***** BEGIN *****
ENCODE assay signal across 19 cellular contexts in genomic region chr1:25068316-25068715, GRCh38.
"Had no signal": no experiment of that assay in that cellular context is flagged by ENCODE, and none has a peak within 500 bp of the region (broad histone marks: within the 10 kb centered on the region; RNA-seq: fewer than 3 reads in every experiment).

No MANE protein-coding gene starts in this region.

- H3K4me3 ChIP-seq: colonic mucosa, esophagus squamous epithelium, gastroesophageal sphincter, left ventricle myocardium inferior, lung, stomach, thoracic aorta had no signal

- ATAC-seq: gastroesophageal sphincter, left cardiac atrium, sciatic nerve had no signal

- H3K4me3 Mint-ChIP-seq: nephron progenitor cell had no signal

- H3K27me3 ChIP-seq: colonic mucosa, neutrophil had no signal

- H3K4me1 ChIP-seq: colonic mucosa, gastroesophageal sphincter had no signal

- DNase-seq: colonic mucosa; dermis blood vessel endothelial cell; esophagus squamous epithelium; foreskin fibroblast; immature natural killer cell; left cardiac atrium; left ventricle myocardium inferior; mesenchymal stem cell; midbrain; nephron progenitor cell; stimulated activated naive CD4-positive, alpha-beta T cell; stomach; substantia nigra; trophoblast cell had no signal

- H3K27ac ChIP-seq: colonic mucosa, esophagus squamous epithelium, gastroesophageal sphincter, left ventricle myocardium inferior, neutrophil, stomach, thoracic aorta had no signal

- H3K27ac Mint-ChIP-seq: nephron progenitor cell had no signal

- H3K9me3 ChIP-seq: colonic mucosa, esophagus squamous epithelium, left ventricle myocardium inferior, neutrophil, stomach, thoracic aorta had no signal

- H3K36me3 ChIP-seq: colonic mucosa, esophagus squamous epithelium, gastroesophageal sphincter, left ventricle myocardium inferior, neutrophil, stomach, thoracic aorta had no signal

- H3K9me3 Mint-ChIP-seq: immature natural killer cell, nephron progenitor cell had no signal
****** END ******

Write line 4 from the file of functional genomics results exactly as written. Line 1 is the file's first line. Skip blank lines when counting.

- H3K4me3 ChIP-seq: colonic mucosa, esophagus squamous epithelium, gastroesophageal sphincter, left ventricle myocardium inferior, lung, stomach, thoracic aorta had no signal